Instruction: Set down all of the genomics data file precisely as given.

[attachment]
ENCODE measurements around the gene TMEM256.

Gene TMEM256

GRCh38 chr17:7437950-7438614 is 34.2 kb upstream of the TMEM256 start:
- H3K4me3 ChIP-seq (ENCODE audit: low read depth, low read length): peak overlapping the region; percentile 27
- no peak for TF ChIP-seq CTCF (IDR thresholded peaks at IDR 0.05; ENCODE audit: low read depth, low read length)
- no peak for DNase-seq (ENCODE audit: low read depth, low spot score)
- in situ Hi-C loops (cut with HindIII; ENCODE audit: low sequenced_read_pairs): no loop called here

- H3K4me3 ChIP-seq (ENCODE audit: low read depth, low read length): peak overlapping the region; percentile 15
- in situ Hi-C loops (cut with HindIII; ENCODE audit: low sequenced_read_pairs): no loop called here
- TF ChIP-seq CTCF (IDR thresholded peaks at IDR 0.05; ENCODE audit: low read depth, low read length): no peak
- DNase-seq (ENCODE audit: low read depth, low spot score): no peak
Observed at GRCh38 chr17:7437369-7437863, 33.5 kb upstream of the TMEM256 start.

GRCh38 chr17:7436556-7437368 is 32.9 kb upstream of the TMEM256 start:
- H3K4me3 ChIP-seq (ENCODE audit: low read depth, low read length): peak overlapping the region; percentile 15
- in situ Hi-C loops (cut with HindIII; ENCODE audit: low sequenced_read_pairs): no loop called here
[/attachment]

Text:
ENCODE measurements around the gene TMEM256.

Gene TMEM256

GRCh38 chr17:7437950-7438614 is 34.2 kb upstream of the TMEM256 start:
- H3K4me3 ChIP-seq (ENCODE audit: low read depth, low read length): peak overlapping the region; percentile 27
- no peak for TF ChIP-seq CTCF (IDR thresholded peaks at IDR 0.05; ENCODE audit: low read depth, low read length)
- no peak for DNase-seq (ENCODE audit: low read depth, low spot score)
- in situ Hi-C loops (cut with HindIII; ENCODE audit: low sequenced_read_pairs): no loop called here

- H3K4me3 ChIP-seq (ENCODE audit: low read depth, low read length): peak overlapping the region; percentile 15
- in situ Hi-C loops (cut with HindIII; ENCODE audit: low sequenced_read_pairs): no loop called here
- TF ChIP-seq CTCF (IDR thresholded peaks at IDR 0.05; ENCODE audit: low read depth, low read length): no peak
- DNase-seq (ENCODE audit: low read depth, low spot score): no peak
Observed at GRCh38 chr17:7437369-7437863, 33.5 kb upstream of the TMEM256 start.

GRCh38 chr17:7436556-7437368 is 32.9 kb upstream of the TMEM256 start:
- H3K4me3 ChIP-seq (ENCODE audit: low read depth, low read length): peak overlapping the region; percentile 15
- in situ Hi-C loops (cut with HindIII; ENCODE audit: low sequenced_read_pairs): no loop called here